Most striking is the sheer weight of water that the atmosphere is able to lift and transport over thousands of miles in just days. Wild rivers that shake bridges which have stood firm for decades, boulder fields moved for miles, demolished stone walls, plucked tarmac and debris at unbelievable heights above the normal river flow are awesome sights. Once flows exceed some two metres per second, their scouring and particle moving force is formidable.

The social effects are equally unnerving. Power cuts mean no street lights, traffic lights, open petrol stations, operating mobile phone masts, internet access or shops. Streets are in total darkness and silent except for triggered house alarms. Cyber-attacks could do no worse.

If climate change theory is now being seen in hard practice, what can be done? The Government is already committed to flood defence spending and has advanced a further £51 million to support Cumbria and Lancashire households and businesses.

In December 2014, the pre-election government announced a six-year £2.3 billion flood defence programme. Ironically or prophetically, this said that homes, businesses and farmland from Lancashire to Essex would have better protection. The move was said to be the first ever long-term investment programme to protect more than 300,000 properties, reduce flood risk by 5% and, importantly, save the economy £2.7 billion by 2021. Lifetime benefits were predicted to be more than £30 billion. Some 1400 projects would allow local authorities to plan ahead and reassure communities that local flood risks are being reduced.

That promise might seem a bit hollow now. However, many new flood defence schemes worked well but were overpowered by the sheer force of Storm Desmond; unfortunately, in some instances, new defence works actually penned water in that would otherwise have drained away.

There is also a growing realisation that, while strategic steps can offset much foreseeable damage, the huge unpredictability of modern weather could make it beyond the power of government and the nation to protect communities, people and livelihoods. This doesn’t help households with little prospect of selling their homes and moving on. The wider question is what the UK can do to build deep resilience into key pieces of national infrastructure such as safeguarding coastal power stations against high tides and unprecedented storm surges.

Preparing for the unthinkable

Beating the weather and climate falls into three phases. Taking steps to counteract the immediate impacts of storms or droughts is mitigation. Building more in-depth resistance — resilience — means reinforcing, replacing or duplicating vulnerable systems. This is step two. The third step involves facing up to, and living with, many of the consequences. This is adaptation which, it has been estimated, could half the economic cost of climate change damage.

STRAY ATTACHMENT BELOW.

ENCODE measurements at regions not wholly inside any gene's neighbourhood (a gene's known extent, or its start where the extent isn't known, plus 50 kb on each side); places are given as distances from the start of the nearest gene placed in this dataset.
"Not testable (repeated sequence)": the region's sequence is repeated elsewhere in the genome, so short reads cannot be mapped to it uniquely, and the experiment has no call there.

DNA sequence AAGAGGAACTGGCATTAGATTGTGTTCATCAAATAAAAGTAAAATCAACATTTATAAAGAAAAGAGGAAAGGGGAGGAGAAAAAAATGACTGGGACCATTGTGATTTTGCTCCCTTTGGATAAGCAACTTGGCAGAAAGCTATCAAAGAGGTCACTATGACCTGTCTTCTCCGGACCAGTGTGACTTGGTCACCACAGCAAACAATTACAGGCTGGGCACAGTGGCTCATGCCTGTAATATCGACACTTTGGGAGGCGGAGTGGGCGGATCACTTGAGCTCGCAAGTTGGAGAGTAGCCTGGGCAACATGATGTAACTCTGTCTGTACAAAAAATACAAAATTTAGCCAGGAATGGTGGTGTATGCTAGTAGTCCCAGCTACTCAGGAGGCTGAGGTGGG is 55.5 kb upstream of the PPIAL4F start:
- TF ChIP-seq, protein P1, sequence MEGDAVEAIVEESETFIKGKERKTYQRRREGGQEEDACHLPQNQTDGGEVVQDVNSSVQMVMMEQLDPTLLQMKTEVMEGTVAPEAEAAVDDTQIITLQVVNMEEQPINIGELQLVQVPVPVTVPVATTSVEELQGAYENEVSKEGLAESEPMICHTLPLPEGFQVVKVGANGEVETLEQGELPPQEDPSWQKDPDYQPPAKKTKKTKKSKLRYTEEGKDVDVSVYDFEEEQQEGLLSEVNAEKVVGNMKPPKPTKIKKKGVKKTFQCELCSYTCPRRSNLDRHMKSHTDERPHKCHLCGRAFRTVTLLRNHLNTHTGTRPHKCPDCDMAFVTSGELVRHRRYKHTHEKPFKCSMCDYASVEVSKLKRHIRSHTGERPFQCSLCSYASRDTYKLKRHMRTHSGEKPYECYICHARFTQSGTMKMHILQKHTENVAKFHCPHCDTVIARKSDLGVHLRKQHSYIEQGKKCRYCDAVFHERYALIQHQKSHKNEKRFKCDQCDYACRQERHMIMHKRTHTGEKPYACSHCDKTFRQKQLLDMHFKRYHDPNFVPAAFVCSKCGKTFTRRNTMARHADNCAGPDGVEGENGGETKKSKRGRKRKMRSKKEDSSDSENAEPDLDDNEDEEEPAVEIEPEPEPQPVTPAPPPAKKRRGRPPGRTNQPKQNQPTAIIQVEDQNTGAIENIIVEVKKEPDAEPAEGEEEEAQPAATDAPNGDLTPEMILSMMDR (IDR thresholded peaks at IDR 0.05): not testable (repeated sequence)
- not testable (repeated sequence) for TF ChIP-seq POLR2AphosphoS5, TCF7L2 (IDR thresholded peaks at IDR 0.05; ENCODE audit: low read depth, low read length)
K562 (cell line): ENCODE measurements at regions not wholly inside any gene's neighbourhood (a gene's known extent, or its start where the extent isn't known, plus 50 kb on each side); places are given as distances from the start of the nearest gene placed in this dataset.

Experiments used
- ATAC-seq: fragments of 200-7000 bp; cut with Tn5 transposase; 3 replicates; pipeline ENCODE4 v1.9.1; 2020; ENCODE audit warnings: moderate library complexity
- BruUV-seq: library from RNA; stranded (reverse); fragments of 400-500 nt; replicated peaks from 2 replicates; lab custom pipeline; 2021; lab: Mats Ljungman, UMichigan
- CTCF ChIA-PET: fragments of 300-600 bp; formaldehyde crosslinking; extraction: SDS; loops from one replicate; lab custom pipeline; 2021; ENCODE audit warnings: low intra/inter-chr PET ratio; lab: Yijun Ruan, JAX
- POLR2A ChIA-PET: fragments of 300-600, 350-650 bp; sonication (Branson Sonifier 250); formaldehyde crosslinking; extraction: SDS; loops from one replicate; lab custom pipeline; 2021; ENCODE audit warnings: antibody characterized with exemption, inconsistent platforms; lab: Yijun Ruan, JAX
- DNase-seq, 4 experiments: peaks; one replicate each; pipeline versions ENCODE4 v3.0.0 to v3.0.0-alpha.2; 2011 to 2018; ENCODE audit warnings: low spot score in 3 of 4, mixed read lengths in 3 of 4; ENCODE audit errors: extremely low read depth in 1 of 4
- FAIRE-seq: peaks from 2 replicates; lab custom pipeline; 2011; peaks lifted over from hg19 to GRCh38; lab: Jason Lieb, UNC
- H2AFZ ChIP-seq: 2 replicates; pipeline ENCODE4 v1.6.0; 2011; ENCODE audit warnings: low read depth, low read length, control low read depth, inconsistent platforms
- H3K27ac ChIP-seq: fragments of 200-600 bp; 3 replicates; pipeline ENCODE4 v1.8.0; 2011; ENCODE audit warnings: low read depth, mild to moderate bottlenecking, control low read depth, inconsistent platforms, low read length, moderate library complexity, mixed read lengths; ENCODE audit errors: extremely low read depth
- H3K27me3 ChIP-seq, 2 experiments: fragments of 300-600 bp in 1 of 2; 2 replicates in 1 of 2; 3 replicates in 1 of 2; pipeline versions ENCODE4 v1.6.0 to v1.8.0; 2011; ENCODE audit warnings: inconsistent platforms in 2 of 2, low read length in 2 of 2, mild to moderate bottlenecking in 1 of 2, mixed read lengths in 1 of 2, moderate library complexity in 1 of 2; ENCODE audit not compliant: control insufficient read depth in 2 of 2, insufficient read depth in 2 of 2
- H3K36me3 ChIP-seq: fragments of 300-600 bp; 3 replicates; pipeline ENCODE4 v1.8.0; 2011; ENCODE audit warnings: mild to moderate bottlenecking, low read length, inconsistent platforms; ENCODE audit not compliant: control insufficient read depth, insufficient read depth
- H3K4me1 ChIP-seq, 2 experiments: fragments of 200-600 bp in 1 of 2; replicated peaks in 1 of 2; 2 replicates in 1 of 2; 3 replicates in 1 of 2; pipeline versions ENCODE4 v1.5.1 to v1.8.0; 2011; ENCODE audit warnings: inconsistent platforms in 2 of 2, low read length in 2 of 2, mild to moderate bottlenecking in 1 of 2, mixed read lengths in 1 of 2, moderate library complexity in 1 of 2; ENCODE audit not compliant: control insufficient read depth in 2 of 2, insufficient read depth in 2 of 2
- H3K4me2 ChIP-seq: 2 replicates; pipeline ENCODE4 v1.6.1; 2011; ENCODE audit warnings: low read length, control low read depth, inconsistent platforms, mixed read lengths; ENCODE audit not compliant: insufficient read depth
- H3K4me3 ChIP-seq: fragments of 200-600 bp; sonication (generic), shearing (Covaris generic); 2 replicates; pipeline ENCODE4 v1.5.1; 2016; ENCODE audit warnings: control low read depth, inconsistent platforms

A key government role under the Climate Change Act 2008 is to set up a framework in which reiteration cycles of risk-assessment, action, monitoring, reassessment and progress can take place. The Government also has the responsibility to make local authorities, communities, businesses, planners and infrastructure investors change their behaviour to offset climate change.

This falls into several stages. The UK Climate Change Risk Assessment (CCRA) is a grand five-yearly audit of risk and mitigation opportunities. The first CCRA in 2012 found that, without adaptation, more flood damage, disruption, water resource stress, health risks from soaring summer temperatures and ecosystem damage would harm society. The next CCRA in 2017, carried out by the Adaptation Sub-committee (ASC) of the Committee on Climate Change, will advise the Government on how to optimise its strategy.

The next stage is the National Adaptation Programme (NAP) — the Government’s long-term strategy framework to respond to the CCRA. The first was published in 2013 and will also be updated every five years. NAP involves encouraging the building of increased resilience to climate extremes. Not constructing houses in vulnerable areas is an example.

The third stage is the UK Adaptation Reporting Powers that oblige local authorities to explain what action they are taking. The ASC stresses that mitigation and adaptation must work together. One example is changing consumer demand patterns. Better urban planning, more open spaces to absorb rainfall, strategies to deal with heat waves — when they come again — and more resilient roads, railway lines, water, wastewater and power plants are needed.

Published by Croner-i on 5 January 2016